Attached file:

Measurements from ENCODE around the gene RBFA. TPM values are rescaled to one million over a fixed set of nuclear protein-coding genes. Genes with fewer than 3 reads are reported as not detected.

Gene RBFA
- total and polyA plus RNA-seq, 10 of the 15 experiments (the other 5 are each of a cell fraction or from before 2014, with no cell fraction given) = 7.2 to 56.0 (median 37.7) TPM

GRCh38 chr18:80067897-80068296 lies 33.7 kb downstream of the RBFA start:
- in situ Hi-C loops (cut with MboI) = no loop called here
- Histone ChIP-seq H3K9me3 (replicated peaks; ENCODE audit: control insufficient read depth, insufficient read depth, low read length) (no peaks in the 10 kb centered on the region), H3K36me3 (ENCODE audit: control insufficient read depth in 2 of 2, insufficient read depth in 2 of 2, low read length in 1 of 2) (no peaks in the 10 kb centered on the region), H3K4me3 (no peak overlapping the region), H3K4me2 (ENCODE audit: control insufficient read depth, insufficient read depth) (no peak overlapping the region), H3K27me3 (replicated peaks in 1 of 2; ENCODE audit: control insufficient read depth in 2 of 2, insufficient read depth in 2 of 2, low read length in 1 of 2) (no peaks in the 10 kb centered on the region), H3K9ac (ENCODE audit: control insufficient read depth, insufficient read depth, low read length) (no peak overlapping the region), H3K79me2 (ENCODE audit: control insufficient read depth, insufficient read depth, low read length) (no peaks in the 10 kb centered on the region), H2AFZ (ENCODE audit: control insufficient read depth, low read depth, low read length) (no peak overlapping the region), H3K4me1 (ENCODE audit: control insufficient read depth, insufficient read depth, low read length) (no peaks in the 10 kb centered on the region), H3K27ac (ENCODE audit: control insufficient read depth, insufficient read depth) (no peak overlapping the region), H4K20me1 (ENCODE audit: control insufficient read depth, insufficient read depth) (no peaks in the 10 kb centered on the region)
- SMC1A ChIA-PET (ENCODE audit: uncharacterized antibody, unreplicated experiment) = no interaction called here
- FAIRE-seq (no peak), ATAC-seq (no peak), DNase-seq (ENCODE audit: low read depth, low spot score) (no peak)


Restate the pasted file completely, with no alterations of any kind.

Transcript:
Measurements from ENCODE around the gene RBFA. TPM values are rescaled to one million over a fixed set of nuclear protein-coding genes. Genes with fewer than 3 reads are reported as not detected.

Gene RBFA
- total and polyA plus RNA-seq, 10 of the 15 experiments (the other 5 are each of a cell fraction or from before 2014, with no cell fraction given) = 7.2 to 56.0 (median 37.7) TPM

GRCh38 chr18:80067897-80068296 lies 33.7 kb downstream of the RBFA start:
- in situ Hi-C loops (cut with MboI) = no loop called here
- Histone ChIP-seq H3K9me3 (replicated peaks; ENCODE audit: control insufficient read depth, insufficient read depth, low read length) (no peaks in the 10 kb centered on the region), H3K36me3 (ENCODE audit: control insufficient read depth in 2 of 2, insufficient read depth in 2 of 2, low read length in 1 of 2) (no peaks in the 10 kb centered on the region), H3K4me3 (no peak overlapping the region), H3K4me2 (ENCODE audit: control insufficient read depth, insufficient read depth) (no peak overlapping the region), H3K27me3 (replicated peaks in 1 of 2; ENCODE audit: control insufficient read depth in 2 of 2, insufficient read depth in 2 of 2, low read length in 1 of 2) (no peaks in the 10 kb centered on the region), H3K9ac (ENCODE audit: control insufficient read depth, insufficient read depth, low read length) (no peak overlapping the region), H3K79me2 (ENCODE audit: control insufficient read depth, insufficient read depth, low read length) (no peaks in the 10 kb centered on the region), H2AFZ (ENCODE audit: control insufficient read depth, low read depth, low read length) (no peak overlapping the region), H3K4me1 (ENCODE audit: control insufficient read depth, insufficient read depth, low read length) (no peaks in the 10 kb centered on the region), H3K27ac (ENCODE audit: control insufficient read depth, insufficient read depth) (no peak overlapping the region), H4K20me1 (ENCODE audit: control insufficient read depth, insufficient read depth) (no peaks in the 10 kb centered on the region)
- SMC1A ChIA-PET (ENCODE audit: uncharacterized antibody, unreplicated experiment) = no interaction called here
- FAIRE-seq (no peak), ATAC-seq (no peak), DNase-seq (ENCODE audit: low read depth, low spot score) (no peak)